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The small business that I do sysadmin work for on the side uses a mid-2011 Mac Mini Server (running 10.7 Lion) as a fileserver and FileMaker database host. Its 2 750gb HDDs are RAID 1'd together, and it Time Machine backups over USB to a RAID 1 array of 2 1 TB disks.

I set it up about a year and a half ago and had no problems with it until a few months ago. I opened Disk Utility to find that the RAID had degraded and that it was only running on one disk. I went out and bought another 750gb HDD, installed it, and rebuilt the array.

Everything was fine for a week - then, the array degraded again. I rebuilt the array and it was fine again until last week - when again, the array degraded. It keeps degrading on the same device - disk1 has always been fine, but disk2 keeps degrading, regardless of what physical hard drive is in there. I don't think it's a hardware issue.

What should I do? I would reinstall OSX, but I've never restored a backup from Time Machine before and I'm not sure what to expect - if things go sideways, I woud have to reconfigure a lot of stuff, including about 10 user accounts and network shares and stuff (not to mention the FileMaker configuration stuff). This is just a side thing for me, and I really don't want to burn up a Friday-night-to-Monday-morning-nonstop weekend scenario on this because something went wrong and I lost everything.

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You implemented a backup solution that you didn't know how to use. That's a recipe for data loss for the customer and the loss of a customer for you. My recommendation would be to dive into whatever Time Machine documentation is available and figure out what you need to do and how. –  joeqwerty Dec 8 '12 at 17:07
    
I'm with @joeqwerty - separate the problems - If you don't have a workable plan to rebuild the server from backup I wouldn't worry about a flakey USB connection. That problem should be solvable by watching the server logs (you may need to save them if you can't catch the RAID event or cause it to happen). –  bmike Dec 12 '12 at 15:30
    
Are they Blue or Green series drives? –  Tom O'Connor Dec 12 '12 at 15:40
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2 Answers

Have you read any log files that might give you a hint what the issue is? I would definitely not rule out a hardware issue - it's not only the disks that might be damaged but cables and even connections on the main board can be the culprit if they are no up to spec for whatever reason. These can be problematic to get repaired though, especially if errors are only sporadic - many companies, including Apple (in my experience) will disregard errors they can't see after a few seconds of testing.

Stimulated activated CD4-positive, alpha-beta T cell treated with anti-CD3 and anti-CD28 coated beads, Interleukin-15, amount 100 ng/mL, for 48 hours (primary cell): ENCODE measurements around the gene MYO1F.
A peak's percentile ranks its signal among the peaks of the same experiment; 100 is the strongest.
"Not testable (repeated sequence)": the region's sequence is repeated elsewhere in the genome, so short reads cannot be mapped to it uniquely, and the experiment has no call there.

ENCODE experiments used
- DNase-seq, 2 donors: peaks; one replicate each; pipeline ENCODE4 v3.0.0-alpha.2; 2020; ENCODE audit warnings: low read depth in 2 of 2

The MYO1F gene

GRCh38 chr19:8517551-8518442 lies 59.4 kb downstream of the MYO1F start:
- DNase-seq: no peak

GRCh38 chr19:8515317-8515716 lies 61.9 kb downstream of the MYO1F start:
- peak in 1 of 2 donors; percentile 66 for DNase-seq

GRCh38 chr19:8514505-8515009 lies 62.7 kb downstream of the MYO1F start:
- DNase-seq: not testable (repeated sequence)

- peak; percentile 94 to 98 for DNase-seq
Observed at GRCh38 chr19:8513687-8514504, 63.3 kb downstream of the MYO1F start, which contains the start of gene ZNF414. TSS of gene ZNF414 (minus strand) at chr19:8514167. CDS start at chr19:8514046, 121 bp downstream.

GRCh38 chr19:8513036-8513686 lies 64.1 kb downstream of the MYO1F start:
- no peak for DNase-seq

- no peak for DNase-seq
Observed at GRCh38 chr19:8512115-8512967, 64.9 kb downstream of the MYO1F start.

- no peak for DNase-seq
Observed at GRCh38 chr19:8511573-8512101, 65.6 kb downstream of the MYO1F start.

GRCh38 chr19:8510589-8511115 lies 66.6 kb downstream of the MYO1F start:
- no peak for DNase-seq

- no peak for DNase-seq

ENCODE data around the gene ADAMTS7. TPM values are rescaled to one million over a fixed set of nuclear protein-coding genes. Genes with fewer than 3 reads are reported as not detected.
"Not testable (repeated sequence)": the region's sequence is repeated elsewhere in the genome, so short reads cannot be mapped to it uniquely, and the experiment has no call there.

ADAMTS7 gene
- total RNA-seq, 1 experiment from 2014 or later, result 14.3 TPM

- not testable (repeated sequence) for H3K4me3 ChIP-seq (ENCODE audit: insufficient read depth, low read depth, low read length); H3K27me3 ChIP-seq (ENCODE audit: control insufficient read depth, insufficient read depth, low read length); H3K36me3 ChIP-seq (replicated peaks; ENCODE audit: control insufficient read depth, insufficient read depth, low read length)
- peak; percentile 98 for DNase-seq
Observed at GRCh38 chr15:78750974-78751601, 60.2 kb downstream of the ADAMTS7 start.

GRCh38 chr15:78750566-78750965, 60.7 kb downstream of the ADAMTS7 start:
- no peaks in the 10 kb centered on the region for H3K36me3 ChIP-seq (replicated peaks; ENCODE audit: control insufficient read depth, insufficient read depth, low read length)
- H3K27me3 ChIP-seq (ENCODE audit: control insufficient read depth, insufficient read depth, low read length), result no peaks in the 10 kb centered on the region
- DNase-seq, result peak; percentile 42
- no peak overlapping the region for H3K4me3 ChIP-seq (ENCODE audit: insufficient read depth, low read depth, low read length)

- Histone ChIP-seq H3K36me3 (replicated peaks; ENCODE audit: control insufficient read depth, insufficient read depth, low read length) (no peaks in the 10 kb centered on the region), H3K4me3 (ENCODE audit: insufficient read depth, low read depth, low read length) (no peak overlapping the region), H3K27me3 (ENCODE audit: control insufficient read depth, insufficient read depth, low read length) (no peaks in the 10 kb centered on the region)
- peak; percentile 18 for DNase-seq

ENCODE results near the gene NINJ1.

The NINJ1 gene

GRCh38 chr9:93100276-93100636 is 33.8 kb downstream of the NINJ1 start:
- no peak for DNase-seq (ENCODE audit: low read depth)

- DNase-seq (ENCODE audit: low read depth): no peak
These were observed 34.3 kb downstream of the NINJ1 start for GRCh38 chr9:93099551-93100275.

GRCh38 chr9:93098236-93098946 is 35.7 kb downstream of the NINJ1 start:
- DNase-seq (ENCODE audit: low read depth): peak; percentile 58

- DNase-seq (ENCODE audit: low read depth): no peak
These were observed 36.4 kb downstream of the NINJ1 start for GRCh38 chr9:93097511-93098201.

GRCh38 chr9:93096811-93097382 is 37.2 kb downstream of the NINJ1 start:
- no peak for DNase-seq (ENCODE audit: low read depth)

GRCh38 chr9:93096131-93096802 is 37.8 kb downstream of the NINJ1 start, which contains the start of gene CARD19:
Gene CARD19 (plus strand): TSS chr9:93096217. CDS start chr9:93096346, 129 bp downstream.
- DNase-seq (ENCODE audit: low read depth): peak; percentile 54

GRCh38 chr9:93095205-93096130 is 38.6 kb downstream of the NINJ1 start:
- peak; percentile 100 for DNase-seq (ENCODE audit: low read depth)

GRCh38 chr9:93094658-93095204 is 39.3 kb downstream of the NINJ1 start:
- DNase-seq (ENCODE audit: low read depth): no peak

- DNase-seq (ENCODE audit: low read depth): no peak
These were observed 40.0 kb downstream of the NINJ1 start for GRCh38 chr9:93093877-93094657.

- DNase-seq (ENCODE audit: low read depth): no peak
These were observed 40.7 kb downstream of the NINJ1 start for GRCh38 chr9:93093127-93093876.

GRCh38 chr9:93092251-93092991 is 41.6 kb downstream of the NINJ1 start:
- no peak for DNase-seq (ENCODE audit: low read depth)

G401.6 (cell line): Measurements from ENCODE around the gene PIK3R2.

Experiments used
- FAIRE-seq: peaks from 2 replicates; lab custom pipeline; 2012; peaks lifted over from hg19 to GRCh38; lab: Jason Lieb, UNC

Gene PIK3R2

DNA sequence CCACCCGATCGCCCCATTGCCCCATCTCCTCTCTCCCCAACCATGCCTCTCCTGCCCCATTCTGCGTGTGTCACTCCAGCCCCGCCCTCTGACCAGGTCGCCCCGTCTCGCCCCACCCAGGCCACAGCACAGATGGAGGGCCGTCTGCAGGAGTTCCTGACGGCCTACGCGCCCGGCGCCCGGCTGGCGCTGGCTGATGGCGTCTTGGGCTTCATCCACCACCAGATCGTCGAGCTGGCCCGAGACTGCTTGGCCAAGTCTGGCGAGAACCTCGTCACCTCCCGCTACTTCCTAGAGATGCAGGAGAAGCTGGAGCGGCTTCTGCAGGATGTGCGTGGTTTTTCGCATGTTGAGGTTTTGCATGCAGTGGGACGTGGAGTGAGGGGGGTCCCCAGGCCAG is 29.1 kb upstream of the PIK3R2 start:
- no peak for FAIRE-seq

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You will want to be very systematic about isolating the failure by saving the system logs, watching them for filesystem errors and challenging your assumptions.

Why rule out disk 1 - if there is an error writing data to two drives - the system has to pick one and perhaps there isn't a good reason to pick drive 2 to survive or the algorithm is based on something silly like whether the day/week/second when the error is detected is even or odd and you have too few documented failures to notice that pattern.

From the phrasing of the question - you are mixing two problems - lack of a tested rebuild strategy and how to isolate a RAID issue. Try to be frank with yourself and your employer about the risks and let them make a business decision which problem to attack with which budgetary estimate.

As to the main question here - you could also just script a simple check like diskutil list and have it send an alert / pager / capture the logs when you detect the next RAID problem. I would also disable RAID software AutoRebuild if you have that enabled just in case the problem is physical with someone jiggling the server and the system picks the wrong spindle to re-mirror when the cables reconnect.

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